2. Wipe out your skillet with a paper towel, if need be, and add your 2 tablespoons of butter over medium/high heat. While your butter melts, bring 4 quarts of water with 1/2 tablespoon table salt to a boil in a large cast iron dutch oven. While you’re waiting for your water to boil, begin sautéing your minced scallion whites/light-greens in butter over medium low heat (keep the darker green scallion portion set to the side until later). After 2-3 minutes stirring occasionally over medium to medium/high heat, add your minced garlic, ~1/2 teaspoon ground black pepper, and ~1/2 teaspoon of table salt and cook for another minute. Add your rinsed and chopped green beans and asparagus and stir to combine. Continue to cook over medium to medium-high heat adjusting your burner as needed. These vegetables won’t release much, if any, moisture as they cook, so lower your heat, and don’t be afraid to add a few tablespoons of water/white wine if your vegetables are going too quickly. Continue to cook until al dente (4-7 minutes) and turn off your burners. Add your scallion greens at the end of cooking, and allow them to gently sweat in the residual heat of the pan (if using chives, add them at this point). Set aside. Once your water has come to a boil, drop your penne noddles into the pot to cook. The best, and only recommended, way to test a noodle for its doneness is to remove a noodle from your pot, and taste it. You won’t be “finishing” these noodles in any kind of sauce at the end, so you’ll want to take them to the point where they are fully cooked (10-12 minutes). Once cooked, drain your pasta (reserving a cup of the liquid, if need be), and return your noodles to the cast iron pot with all burners now turned off. Combine your vegetables and butter, and thawed peas to the pot with the noodles, and add your ~2 tablespoons of additional olive oil. Begin to gently stir the noddles and vegetables together being carful not to break your vegetables up too much. Add ~1/3 of your sausage/breadcrumb mixture to the pot and continue to stir. If using, grate parmesan into the pot as you stir to combine with your vegetables and breadcrumbs. If your pot looks overly dry, feel free to add additional olive oil or a few tablespoons of your reserved cooking liquid. After 1-2 minutes of gently stirring, taste a forkful of your dish ensuring you get some noodle and vegetable in your test-bite to taste for salt. Incrementally add additional salt, parmesan, olive oil and any additional breadcrumbs/sausage mixture to your pot until you have something you’re pleased with. Serve, and garnish each portion with any remaining reserved sausage and breadcrumb mixture and additional parmesan.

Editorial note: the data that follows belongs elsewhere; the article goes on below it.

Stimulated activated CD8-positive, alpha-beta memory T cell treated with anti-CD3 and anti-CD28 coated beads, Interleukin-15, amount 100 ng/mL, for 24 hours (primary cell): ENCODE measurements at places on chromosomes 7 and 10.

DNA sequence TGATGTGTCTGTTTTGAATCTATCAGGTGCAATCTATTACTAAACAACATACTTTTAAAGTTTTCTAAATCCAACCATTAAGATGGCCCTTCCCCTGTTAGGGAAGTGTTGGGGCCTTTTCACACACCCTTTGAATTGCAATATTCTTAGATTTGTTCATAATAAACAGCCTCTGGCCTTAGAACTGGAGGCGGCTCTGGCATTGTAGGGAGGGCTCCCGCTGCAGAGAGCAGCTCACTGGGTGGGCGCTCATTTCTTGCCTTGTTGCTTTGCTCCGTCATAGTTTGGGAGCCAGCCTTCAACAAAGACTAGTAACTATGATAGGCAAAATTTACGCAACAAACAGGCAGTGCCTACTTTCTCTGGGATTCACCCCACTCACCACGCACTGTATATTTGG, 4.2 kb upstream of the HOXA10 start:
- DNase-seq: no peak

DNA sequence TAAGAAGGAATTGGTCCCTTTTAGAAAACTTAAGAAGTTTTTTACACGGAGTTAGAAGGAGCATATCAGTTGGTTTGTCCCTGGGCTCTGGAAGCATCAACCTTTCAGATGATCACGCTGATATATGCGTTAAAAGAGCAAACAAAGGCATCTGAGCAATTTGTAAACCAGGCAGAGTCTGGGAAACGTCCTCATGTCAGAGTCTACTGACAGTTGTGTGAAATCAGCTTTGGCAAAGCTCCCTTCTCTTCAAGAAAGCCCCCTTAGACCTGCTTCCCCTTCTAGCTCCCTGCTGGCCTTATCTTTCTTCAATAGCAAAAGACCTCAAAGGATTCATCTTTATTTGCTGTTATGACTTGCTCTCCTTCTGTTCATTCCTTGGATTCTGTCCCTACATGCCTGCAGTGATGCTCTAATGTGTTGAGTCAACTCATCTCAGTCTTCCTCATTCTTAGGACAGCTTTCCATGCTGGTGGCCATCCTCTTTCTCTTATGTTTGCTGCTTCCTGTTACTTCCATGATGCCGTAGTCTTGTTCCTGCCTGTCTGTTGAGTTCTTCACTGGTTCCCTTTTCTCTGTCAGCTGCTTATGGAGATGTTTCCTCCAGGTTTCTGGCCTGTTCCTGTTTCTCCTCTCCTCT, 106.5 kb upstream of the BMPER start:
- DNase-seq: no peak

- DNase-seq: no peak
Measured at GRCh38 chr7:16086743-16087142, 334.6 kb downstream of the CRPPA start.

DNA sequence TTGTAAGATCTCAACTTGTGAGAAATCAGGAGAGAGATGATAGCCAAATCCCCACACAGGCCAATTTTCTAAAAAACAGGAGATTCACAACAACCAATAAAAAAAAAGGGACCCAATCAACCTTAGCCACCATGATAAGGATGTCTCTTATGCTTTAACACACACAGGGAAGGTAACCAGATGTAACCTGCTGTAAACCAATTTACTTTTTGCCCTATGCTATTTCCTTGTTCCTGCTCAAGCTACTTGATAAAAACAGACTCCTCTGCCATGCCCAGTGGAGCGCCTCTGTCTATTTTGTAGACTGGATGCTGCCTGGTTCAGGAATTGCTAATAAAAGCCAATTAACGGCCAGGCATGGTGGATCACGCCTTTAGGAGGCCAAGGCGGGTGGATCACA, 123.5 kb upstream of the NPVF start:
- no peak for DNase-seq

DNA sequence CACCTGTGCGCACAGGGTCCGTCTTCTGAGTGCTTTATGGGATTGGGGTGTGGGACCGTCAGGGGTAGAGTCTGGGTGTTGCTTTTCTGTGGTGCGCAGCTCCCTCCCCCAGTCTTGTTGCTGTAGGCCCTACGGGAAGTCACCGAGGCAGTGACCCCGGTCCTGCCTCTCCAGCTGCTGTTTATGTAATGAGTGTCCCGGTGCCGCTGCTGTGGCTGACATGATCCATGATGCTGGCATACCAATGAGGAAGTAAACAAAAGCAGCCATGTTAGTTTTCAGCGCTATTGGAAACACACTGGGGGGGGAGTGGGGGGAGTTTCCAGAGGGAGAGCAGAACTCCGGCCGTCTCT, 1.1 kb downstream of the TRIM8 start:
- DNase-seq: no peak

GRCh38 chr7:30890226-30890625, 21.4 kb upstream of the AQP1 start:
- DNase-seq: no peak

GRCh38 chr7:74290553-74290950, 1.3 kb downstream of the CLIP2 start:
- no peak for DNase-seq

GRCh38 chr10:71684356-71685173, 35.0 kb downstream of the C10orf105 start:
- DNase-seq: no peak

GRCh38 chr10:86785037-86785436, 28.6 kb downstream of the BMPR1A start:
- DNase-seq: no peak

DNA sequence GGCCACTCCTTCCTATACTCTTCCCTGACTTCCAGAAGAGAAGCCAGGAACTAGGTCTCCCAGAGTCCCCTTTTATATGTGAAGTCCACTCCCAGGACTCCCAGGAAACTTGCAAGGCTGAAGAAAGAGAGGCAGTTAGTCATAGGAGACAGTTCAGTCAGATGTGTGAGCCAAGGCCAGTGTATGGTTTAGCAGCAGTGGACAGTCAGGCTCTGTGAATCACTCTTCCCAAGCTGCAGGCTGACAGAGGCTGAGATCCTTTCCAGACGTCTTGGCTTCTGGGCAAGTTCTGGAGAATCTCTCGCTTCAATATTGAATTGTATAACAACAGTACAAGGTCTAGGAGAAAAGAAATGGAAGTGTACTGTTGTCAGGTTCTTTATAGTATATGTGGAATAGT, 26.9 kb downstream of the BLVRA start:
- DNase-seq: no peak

GET CHEFFY TIP!– One of the primary goals of Get Cheffy is to train our readers in the art of adjustments, and the art of personal tastes and judgement in the kitchen. You’ll see the ~tilde symbol used throughout our recipe guides, as it denotes an approximation. A multitude of variables can change your cooking from the ripeness of the fruits/vegetables you’re using, to the strength of your oven/burners, but, more than anything, personal tastes will dictate what you believe “good food” tastes like. For beginners, when you read, “add XYZ incrementally”, that means to simply er on the side of adding less of XYZ to begin with, taste your progress after each incremental add, and then continue to adjust. Lean on the side of “less is more” because you can always add more of XYZ…..you, generally, cannot take it back out once added, however.